Coming out in December, Lord of the Rings director Peter Jackson’s King Kong is literally the 800-pound gorilla of this year’s cinema box office. This 2005 version is a more-than-faithful remake of the classic 1933 original about a monstrously huge gorilla found on a remote island who abducts and falls for a struggling actress, gets brought back to the US to be a living spectacle and ends up climbing the Empire State Building (with girl in hand) and being brought down to its death.
Though even most people who haven’t seen either version of King Kong will know this story, what they might not know is that a large part of the story takes place on Kong’s home of Skull Island and it’s an adventure movie much more than a tragic, ape-girl love story. While the original was groundbreaking in its day for exciting special effects, CGI is definitely Jackson’s friend as the creatures and vistas on Skull Island put Jurassic Park’s Isla Sorna to shame. Not only has Jackson presented the most frickin’ scary primitive island natives I’ve ever seen, this place is full of dangers—super-sized. Be warned if you want to bring the kids because every beastie, from bugs to bats to dinosaurs, is so big and nasty that I would even run from a fluffy kitten if it came from Skull Island.
The first two thirds of the movie is about desperate director Carl Denham (School of Rock’s Jack Black slightly miscast) tricking everyone onto the boat and then onto Skull Island for his jungle masterpiece. Little did he or anyone suspect that they would be breaking out the heroics to fend for themselves and to rescue actress Ann Darrow (played by Naomi Watts) from the giant ape. From the moment they arrive on the island, it’s vine-swinging jungle action until they get back to the States. However (while there’s still some ape-induced New York trashing action), most of the latter parts of the film are devoted to the tragedy of Kong and his love for Ann.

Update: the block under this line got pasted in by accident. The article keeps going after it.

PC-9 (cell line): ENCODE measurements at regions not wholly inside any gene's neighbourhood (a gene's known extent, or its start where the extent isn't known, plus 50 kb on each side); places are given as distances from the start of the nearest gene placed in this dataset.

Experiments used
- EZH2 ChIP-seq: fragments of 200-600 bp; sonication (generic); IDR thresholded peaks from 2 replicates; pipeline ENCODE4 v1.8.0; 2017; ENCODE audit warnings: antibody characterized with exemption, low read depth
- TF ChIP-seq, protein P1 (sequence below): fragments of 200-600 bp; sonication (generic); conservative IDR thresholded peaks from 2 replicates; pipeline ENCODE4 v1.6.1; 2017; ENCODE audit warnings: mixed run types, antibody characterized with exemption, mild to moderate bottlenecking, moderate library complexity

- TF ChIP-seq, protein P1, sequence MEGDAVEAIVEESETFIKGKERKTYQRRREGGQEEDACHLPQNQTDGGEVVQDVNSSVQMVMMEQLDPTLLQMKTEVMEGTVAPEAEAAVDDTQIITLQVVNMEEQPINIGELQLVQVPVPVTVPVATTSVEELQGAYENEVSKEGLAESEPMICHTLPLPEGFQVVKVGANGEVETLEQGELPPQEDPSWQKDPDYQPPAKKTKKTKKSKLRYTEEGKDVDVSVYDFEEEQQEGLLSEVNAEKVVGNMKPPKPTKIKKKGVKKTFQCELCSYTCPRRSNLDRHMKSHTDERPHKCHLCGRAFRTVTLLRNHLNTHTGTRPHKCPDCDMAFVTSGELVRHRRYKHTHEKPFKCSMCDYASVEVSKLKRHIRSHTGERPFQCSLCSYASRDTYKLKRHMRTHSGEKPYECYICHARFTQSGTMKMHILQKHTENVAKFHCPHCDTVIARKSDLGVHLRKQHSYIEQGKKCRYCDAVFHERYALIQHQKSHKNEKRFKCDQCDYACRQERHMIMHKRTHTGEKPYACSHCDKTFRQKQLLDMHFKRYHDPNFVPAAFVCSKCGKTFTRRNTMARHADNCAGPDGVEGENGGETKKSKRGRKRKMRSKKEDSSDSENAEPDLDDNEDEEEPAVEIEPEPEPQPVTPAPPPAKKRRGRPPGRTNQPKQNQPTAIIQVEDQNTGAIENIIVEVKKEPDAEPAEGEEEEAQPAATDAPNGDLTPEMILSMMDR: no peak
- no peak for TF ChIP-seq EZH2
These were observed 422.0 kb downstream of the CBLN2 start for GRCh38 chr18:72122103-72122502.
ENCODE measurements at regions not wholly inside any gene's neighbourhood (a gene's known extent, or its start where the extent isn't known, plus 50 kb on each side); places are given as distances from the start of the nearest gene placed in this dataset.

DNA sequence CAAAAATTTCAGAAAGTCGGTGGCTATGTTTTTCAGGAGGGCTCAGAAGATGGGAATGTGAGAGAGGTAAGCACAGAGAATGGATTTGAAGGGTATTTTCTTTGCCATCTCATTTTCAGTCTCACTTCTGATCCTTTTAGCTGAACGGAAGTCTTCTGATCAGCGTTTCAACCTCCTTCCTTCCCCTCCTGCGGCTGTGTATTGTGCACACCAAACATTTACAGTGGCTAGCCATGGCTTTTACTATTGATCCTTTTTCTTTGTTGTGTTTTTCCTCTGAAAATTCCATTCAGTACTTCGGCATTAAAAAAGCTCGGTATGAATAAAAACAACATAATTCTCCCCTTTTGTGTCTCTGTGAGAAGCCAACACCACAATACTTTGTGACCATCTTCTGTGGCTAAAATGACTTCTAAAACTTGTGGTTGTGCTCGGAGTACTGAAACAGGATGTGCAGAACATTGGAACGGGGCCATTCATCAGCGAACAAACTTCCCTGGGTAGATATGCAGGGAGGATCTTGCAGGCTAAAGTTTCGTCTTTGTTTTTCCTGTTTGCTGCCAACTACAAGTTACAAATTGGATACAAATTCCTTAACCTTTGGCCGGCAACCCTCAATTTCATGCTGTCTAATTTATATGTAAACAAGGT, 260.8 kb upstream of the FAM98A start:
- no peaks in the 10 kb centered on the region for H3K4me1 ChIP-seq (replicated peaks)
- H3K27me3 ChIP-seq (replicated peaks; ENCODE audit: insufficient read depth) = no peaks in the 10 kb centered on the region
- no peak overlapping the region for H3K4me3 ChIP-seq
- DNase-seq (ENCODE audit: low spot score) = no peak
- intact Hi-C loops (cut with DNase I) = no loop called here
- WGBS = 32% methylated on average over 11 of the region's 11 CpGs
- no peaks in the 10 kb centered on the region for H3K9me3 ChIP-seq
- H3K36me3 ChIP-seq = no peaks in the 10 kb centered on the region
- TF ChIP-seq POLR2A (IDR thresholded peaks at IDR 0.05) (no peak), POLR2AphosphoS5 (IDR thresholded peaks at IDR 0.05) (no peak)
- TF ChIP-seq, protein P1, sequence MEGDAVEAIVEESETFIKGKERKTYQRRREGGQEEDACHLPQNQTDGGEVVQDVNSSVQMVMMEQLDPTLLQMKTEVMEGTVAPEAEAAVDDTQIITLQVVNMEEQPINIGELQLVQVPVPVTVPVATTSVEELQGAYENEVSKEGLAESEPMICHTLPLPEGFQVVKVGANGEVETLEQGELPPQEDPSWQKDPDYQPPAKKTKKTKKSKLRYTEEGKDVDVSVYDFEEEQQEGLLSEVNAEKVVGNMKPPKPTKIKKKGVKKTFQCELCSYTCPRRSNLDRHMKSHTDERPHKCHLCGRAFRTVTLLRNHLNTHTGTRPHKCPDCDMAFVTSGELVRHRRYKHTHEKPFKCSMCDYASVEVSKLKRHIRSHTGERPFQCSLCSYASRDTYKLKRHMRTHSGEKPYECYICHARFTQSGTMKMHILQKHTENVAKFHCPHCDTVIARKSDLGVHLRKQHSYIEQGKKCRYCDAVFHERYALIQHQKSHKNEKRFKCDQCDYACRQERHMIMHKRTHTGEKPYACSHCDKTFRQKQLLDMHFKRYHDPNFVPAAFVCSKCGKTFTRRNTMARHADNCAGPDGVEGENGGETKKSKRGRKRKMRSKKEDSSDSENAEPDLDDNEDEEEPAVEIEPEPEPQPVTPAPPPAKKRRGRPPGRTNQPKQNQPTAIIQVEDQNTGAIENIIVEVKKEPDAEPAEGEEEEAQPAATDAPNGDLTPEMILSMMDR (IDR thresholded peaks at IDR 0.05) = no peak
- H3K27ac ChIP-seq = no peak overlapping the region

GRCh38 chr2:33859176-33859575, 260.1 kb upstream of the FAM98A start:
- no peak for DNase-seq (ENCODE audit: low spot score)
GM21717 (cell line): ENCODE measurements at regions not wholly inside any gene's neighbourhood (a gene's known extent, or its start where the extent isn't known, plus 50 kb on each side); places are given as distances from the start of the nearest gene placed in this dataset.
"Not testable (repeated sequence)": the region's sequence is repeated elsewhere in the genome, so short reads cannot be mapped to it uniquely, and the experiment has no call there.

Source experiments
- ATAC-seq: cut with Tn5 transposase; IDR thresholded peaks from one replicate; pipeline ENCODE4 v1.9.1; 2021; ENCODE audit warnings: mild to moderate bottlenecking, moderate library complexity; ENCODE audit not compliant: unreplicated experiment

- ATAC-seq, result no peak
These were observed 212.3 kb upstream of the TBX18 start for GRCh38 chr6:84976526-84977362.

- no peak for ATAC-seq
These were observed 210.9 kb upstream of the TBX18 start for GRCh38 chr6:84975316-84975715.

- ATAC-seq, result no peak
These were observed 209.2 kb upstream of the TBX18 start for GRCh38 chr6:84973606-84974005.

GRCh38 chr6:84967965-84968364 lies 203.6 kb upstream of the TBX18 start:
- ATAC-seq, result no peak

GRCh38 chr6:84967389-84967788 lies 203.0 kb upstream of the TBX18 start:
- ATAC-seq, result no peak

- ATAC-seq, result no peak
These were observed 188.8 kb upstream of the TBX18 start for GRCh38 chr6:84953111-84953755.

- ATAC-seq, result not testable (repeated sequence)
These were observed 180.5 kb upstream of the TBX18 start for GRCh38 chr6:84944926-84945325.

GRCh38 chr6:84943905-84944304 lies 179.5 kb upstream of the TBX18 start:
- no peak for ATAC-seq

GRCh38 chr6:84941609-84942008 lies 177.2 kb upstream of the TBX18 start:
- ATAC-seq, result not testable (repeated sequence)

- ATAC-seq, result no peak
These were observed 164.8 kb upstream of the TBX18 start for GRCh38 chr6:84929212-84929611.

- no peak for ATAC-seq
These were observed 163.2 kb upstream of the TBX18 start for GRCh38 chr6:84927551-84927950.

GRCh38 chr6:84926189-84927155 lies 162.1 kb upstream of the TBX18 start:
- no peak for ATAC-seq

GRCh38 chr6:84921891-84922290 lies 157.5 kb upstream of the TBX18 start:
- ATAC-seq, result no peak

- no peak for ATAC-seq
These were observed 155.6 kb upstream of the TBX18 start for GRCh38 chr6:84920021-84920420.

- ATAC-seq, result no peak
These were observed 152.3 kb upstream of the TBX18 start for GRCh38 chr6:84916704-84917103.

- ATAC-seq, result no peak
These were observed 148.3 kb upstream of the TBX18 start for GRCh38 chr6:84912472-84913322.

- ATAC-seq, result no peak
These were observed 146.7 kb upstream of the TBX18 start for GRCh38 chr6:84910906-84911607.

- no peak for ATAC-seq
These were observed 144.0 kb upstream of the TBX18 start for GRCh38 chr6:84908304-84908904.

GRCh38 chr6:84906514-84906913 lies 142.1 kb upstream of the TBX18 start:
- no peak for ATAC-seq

I give credit to Watts for a valiant effort convincing us of a growing relationship between her character and the ape (especially since she was only working with Andy Sirkis—the genius behind Gollum’s mannerism—as the motion-capture stand-in for the digitally-created Kong). Unfortunately I had a hard time buying anything more than a buddy relationship between the two. Sure, he didn’t kill her, and sure he saved her from the dinos and the other things that were trying to kill her but, come on! Granted, the ape-girl thing was built into the original story and Jackson tried to beef it up with romantic background music and ice-skating in Central Park, but the attempted romance (such as it was) weakened the story and made the tragedy of Kong a bit more laughable and less sad to me. So that’s a touch of schmaltz if you want it, and there are some lessons about human (and animal) nature thrown in for good measure. Regardless, overall this movie is top-notch adventure, excitement and awesome visuals. Another big-screen-must-see. (4 out of 5)